“We are heavily dependent on fossil fuels, especially in terms of transportation,” said Hammes, who lives a few miles from Los Angeles. “We can act smart on this with zero emissions, but we still do not. And it has a devastating effect on the air pollution that we see in major cities.”

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Climate change, driven by climate change, played a significant role in reducing air quality in the United States in 2021. The authors pointed to a number of fires that led to dangerous air pollution – including the Caldor and Dixie fires in California and the Bootleg fire in Oregon. which soared smoke all the way to the east coast in July.
China – which is among the countries with the worst air pollution – showed improved air quality in 2021. More than half of the Chinese cities analyzed in the report experienced lower levels of air pollution compared to the previous year. The capital Beijing, according to the report, continued a five-year trend of improved air quality due to a policy-driven reduction of polluting industries in the city.
The report also found that the Amazon rainforest, which had served as the world’s largest defender against the climate crisis, emitted more carbon dioxide than it absorbed last year. Deforestation and wildfires have threatened the critical ecosystem, polluted the air and contributed to climate change.

“This is all part of the formula that will lead to or lead to global warming.” said Hammes.

The report also revealed some inequalities: Monitoring stations are still few in some developing countries in Africa, South America and the Middle East, resulting in a lack of air quality data in these regions.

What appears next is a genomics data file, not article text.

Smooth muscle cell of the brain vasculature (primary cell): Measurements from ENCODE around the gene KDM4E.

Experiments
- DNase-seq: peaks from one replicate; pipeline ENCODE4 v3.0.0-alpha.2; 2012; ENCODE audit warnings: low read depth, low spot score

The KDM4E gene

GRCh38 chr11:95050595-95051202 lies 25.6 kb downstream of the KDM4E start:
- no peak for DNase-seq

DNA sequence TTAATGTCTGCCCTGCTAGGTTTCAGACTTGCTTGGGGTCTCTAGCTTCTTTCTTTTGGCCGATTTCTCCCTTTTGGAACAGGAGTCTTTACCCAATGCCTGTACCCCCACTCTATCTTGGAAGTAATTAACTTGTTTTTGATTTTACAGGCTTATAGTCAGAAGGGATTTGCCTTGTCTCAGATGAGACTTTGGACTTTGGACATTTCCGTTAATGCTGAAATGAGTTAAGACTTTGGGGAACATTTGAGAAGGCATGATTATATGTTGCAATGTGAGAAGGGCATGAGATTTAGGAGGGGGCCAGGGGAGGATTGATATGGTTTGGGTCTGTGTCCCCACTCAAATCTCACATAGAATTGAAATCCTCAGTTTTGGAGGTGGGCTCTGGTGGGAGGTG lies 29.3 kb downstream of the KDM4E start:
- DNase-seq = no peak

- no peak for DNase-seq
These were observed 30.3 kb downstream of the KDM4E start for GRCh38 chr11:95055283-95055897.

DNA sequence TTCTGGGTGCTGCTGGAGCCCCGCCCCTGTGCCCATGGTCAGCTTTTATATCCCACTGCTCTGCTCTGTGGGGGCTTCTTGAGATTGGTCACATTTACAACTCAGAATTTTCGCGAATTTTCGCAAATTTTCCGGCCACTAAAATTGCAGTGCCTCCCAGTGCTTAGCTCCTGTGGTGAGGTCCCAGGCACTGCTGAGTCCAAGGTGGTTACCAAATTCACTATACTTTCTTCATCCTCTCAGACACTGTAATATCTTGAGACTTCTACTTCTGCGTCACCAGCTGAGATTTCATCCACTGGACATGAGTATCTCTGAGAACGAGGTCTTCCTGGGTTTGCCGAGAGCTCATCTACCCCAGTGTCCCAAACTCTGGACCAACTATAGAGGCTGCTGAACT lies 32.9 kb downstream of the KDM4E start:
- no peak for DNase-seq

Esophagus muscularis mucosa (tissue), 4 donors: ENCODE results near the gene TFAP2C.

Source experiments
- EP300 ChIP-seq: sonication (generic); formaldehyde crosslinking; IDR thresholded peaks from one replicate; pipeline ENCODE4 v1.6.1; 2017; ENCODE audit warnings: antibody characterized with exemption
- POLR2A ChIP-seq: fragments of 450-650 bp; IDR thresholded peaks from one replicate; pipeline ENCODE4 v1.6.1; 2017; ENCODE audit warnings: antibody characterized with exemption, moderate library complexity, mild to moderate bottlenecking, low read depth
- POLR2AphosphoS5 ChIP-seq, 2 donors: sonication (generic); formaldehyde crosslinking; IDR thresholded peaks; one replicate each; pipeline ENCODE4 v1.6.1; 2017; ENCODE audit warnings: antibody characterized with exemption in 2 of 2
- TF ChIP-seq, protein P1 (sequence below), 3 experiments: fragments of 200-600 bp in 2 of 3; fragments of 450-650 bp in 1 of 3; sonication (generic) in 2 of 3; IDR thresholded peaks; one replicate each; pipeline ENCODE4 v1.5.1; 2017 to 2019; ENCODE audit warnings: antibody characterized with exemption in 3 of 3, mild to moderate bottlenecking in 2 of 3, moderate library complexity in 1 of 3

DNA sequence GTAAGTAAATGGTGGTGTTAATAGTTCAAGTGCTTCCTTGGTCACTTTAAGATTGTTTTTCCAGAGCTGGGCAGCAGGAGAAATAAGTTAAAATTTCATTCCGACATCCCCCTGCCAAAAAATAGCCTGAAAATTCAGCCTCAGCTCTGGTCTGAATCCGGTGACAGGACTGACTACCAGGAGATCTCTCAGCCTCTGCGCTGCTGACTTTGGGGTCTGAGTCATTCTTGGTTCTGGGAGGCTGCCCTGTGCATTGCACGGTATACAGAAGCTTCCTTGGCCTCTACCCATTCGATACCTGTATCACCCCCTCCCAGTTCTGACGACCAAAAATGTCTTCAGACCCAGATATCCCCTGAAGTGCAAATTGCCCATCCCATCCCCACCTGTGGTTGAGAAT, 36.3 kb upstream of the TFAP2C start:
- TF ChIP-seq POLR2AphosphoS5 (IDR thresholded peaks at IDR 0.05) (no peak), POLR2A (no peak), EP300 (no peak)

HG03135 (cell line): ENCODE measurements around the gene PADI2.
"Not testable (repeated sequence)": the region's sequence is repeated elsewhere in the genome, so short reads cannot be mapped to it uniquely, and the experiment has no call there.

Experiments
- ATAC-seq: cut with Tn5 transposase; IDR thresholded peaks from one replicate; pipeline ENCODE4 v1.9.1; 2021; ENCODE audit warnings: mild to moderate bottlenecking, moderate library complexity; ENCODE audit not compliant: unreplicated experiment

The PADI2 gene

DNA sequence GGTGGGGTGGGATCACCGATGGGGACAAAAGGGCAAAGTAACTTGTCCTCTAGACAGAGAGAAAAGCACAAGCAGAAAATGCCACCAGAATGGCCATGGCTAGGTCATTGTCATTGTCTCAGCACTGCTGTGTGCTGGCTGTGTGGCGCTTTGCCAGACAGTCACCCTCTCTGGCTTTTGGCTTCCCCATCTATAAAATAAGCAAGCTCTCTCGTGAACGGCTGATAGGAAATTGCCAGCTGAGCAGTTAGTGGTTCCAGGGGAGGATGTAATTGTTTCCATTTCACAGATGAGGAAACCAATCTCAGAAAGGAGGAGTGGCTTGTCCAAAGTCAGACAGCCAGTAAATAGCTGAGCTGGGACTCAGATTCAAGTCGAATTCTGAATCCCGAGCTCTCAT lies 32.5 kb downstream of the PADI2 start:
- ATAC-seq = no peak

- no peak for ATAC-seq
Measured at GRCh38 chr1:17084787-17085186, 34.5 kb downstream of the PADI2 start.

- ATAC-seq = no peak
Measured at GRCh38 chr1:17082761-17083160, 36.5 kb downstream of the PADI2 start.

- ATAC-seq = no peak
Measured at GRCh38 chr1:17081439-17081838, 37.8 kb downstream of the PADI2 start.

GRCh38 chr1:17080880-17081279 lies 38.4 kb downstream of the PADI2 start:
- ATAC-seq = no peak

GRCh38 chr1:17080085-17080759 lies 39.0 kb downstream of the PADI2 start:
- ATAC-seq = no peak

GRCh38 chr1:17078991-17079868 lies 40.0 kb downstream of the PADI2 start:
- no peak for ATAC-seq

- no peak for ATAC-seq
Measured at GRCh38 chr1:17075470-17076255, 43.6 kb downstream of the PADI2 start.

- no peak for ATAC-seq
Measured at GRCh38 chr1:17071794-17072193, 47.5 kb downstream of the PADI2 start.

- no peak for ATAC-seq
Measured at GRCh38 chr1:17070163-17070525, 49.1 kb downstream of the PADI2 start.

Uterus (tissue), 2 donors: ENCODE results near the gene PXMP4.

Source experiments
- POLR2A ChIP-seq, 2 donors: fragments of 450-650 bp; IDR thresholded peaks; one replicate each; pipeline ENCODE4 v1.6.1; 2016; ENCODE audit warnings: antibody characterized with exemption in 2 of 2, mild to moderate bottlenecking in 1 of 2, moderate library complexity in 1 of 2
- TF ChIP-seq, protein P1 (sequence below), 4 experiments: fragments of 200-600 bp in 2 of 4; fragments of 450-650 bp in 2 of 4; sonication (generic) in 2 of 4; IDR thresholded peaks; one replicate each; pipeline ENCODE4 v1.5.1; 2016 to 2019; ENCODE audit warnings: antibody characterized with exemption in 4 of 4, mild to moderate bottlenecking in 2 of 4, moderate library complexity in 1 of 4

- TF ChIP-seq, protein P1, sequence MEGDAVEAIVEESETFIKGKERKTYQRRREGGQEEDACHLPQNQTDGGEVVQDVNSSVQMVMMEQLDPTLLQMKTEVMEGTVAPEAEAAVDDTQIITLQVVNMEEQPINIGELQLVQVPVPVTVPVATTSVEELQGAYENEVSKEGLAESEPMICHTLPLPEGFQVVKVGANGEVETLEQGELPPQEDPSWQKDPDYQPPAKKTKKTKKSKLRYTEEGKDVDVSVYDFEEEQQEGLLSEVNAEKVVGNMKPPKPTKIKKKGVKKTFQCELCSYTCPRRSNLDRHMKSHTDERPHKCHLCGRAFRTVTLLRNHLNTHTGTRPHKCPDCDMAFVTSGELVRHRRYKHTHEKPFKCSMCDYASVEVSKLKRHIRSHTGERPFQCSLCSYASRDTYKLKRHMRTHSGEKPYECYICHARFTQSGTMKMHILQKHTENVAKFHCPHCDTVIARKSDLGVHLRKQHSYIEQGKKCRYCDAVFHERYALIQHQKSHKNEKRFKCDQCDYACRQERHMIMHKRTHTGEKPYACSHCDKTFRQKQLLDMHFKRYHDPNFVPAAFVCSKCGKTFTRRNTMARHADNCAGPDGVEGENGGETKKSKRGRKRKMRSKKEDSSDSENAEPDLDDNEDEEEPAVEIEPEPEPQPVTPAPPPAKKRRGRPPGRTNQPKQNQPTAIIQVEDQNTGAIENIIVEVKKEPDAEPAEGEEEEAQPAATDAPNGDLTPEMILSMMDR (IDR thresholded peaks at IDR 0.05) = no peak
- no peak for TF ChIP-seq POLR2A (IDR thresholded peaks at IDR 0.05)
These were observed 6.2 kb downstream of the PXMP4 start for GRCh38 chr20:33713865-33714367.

“When you do not have this data, you are really in the dark,” Hammes said.

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Hammes noted that the African country of Chad was included in the report for the first time due to an improvement in its surveillance network. IQAir found that the country’s air pollution was the second highest in the world last year, after Bangladesh.

Tarik Benmarhnia, a climate change epidemiologist at the Scripps Institution of Oceanography, who has studied the health effects of fire smoke, also noted that relying on monitoring stations alone can lead to blind spots in these reports.

“I think it’s great that they relied on different networks and not just government sources,” Benmarhnia, who was not involved in this report, told CNN. “But many regions do not have enough stations and alternative techniques exist.”

The UN Intergovernmental Panel on Climate Change concluded in its 2021 report that in addition to slowing the pace of global warming, limiting the use of fossil fuels would have the added benefit of improving air quality and public health.

Hammes said the IQAir report is an even bigger reason for the world to get used to fossil fuels.

“We have the report, we can read it, we can internalize it and really dedicate ourselves to action,” she said. “There has to be a big step towards renewable energy. We have to take drastic measures to turn the tide of global warming; otherwise the impact and the train that we are on would be irreversible.”